Saudi Arabia beheaded 37 Saudi citizens on Tuesday for alleged terrorism-related crimes.

The nation also publicly pinned the executed body and severed head of a convicted extremist to a pole as a warning to others.

According to Saudi dissident Ali Al-Ahmed, 34 of those executed where from the Shiite minority.

“This is the largest mass execution of Shiites in the kingdom’s history,” he said.

Amnesty International has also said many on the list were convicted “after sham trials” which relied on torture.

[The list includes] 11 men who were convicted of spying for Iran and sentenced to death after a grossly unfair trial. At least 14 others executed were convicted of violent offences related to their participation in anti-government demonstrations in Saudi Arabia’s Shi’a majority Eastern Province between 2011 and 2012. The 14 men were subjected to prolonged pre-trial detention and told the court that they were tortured or otherwise ill-treated during their interrogation in order to have ‘confessions’ extracted from them.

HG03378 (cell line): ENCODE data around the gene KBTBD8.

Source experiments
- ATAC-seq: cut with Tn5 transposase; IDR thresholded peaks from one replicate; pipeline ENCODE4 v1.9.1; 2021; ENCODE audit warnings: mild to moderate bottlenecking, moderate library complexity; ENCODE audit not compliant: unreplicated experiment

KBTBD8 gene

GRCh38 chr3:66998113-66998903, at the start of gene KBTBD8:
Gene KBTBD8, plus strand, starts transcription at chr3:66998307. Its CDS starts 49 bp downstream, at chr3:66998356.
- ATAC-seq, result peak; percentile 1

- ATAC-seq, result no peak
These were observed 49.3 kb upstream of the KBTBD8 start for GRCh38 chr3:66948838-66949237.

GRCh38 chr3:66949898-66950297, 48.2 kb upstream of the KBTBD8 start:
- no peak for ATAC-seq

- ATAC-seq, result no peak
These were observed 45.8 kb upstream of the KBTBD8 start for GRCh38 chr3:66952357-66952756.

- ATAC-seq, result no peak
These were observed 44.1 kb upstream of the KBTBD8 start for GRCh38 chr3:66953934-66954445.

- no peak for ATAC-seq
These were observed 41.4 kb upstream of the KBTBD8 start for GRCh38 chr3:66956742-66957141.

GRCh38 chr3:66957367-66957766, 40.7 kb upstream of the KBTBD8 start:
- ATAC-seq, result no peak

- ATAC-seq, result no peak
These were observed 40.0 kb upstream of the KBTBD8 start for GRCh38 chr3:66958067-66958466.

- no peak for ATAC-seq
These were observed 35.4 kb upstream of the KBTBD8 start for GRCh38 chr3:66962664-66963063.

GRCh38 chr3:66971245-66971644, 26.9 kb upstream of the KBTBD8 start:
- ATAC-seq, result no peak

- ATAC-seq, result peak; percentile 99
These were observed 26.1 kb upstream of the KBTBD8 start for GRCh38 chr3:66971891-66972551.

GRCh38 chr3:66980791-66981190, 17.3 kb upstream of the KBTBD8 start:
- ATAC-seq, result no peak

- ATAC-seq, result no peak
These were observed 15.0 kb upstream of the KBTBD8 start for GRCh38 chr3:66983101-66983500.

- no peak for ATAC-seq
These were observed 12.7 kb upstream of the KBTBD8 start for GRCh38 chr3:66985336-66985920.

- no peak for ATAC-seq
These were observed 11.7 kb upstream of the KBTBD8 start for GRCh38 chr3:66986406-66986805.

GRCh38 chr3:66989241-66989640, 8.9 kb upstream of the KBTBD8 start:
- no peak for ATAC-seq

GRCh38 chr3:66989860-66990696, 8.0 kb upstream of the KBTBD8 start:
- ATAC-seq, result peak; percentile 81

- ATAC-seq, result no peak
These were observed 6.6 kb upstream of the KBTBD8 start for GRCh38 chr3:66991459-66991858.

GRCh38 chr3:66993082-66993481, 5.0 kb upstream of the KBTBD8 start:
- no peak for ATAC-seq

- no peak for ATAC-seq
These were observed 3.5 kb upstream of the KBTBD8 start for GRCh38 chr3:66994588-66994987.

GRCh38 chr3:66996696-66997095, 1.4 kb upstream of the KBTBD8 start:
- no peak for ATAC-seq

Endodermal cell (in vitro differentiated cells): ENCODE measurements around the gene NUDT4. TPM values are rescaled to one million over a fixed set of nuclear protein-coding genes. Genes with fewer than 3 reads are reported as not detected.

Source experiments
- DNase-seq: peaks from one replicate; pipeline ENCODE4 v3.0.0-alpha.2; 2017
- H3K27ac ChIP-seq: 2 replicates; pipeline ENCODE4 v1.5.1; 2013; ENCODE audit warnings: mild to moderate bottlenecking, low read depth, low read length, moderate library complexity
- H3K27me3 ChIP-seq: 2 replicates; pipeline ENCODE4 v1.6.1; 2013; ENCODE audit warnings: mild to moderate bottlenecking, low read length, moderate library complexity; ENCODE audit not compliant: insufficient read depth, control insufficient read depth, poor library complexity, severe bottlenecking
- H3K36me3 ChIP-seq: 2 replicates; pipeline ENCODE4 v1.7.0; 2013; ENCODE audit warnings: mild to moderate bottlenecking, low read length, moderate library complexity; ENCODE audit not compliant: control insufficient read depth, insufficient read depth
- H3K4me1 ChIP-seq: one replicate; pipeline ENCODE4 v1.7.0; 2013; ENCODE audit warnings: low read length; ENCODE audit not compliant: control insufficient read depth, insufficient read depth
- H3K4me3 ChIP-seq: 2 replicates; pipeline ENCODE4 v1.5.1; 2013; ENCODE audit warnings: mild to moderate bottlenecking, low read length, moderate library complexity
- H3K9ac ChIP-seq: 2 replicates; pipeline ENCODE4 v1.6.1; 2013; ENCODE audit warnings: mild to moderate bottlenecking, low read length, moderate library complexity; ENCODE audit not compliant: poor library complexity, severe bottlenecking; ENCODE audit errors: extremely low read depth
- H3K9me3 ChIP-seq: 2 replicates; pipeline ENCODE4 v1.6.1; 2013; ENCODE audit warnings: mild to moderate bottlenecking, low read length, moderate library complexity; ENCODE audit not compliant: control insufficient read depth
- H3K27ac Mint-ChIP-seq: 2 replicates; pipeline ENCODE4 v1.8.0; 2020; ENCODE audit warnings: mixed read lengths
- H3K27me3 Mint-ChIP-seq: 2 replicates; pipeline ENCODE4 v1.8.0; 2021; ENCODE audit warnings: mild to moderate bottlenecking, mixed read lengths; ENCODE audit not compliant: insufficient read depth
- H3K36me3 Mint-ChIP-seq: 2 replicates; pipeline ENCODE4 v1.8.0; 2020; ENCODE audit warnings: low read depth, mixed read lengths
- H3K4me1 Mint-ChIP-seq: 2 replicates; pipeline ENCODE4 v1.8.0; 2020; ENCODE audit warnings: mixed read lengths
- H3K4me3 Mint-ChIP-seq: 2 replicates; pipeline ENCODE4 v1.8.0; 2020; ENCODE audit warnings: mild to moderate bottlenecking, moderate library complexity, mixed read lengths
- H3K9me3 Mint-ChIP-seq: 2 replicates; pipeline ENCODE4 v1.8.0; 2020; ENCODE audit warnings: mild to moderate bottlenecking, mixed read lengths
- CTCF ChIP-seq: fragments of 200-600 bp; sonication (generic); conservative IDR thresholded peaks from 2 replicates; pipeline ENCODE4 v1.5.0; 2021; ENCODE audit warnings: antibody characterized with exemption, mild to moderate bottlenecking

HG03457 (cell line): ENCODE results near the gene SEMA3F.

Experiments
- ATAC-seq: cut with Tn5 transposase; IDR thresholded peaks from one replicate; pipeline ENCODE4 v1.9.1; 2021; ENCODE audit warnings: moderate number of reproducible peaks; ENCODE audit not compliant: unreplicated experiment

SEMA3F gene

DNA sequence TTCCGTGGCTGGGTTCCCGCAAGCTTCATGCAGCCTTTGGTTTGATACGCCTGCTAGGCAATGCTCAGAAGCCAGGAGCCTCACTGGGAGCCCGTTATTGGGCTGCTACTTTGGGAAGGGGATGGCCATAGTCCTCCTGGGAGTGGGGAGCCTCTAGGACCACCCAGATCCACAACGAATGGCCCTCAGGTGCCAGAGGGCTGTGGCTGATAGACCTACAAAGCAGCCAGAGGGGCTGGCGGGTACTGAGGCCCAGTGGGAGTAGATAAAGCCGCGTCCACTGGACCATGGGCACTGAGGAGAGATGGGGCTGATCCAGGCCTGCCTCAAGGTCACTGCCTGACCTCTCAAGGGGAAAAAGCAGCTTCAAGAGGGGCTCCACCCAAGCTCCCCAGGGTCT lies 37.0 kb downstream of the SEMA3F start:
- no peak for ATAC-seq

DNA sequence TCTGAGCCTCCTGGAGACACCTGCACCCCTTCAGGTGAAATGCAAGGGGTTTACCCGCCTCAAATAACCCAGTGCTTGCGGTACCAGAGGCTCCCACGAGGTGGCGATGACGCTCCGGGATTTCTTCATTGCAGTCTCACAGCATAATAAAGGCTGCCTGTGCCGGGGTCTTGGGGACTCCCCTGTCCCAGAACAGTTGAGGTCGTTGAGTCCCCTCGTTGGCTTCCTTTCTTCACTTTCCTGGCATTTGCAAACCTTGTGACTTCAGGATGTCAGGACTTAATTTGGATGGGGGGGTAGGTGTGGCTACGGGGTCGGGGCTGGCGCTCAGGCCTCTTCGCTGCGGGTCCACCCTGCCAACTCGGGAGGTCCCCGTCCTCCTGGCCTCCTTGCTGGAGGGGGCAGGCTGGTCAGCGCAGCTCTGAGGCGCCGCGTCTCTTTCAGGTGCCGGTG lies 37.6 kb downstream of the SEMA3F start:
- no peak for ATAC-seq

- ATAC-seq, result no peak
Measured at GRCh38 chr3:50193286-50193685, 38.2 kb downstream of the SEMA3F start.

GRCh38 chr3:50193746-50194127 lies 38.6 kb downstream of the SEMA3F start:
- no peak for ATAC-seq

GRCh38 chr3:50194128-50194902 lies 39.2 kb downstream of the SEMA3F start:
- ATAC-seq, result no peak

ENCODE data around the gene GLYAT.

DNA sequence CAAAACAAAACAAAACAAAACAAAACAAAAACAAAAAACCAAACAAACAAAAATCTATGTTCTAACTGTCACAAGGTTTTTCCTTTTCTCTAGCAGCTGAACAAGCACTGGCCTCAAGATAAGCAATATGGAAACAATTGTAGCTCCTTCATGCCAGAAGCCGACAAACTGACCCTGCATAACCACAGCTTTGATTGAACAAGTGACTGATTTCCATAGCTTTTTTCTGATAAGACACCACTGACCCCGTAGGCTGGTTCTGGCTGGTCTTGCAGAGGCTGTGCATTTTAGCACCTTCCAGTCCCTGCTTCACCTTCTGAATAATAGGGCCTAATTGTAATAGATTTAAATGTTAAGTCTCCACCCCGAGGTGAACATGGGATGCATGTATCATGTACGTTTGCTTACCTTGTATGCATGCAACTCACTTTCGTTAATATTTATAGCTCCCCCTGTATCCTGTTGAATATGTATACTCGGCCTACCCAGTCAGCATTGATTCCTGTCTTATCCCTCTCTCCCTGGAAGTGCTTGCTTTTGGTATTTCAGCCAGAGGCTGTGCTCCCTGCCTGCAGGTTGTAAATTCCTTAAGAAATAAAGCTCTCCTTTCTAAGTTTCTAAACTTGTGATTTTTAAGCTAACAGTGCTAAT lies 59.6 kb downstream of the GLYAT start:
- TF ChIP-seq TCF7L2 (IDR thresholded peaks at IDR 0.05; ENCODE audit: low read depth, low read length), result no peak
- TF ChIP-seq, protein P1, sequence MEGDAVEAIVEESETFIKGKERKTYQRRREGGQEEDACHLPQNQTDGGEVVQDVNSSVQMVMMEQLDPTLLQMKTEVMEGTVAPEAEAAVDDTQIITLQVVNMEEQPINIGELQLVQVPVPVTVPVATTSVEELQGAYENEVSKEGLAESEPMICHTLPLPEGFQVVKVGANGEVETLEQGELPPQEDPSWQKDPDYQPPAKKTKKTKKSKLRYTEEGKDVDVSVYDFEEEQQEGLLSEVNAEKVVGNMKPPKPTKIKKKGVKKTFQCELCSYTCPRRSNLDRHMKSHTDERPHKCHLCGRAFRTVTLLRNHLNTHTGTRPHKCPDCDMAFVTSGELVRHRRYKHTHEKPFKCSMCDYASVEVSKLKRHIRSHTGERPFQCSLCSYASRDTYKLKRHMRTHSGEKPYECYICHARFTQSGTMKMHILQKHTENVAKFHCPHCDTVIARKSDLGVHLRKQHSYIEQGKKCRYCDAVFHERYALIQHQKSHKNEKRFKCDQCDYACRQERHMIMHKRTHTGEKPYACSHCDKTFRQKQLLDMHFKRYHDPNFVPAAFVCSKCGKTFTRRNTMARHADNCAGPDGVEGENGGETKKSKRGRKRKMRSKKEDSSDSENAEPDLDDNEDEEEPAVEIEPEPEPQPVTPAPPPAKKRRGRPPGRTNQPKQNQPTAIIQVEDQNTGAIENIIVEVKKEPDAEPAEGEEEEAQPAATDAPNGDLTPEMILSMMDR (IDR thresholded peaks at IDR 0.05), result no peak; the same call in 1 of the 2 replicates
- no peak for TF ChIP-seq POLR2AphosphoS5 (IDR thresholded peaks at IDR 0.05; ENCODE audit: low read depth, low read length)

Amnesty International

According to The Washington Post, one of the people executed on Tuesday was arrested at the age of 17 at an airport in Saudi Arabia as he was “preparing to leave the country for a college visit to Western Michigan University”.

The individual was charged with disobeying the Saudi monarch, attacking security forces, and other offences. He was allegedly also tortured in prison, “denied access to a lawyer during interrogations and forced to sign a confession admitting prosecutor’s charges, including attending protests.”

In response, the UN’s Human Rights Chief called out the imposition of death penalties for minor.

https://twitter.com/UNHumanRights/status/1121032963922305024

Canada still arming Saudi-Arabia

While the Saudi State holds mass-executions, in some cases for witchcraft and sorcery, kills journalists in their consulate, and actively opposes Canadian economic interests, the Trudeau government interestingly continues a controversial $15 billion arms deal negotiated by the Harper government.

The government in effect has argued that, however controversial, the deal would be too costly to cancel.

What do you think? Should Canada continue its arms deal with Saudi Arabia?

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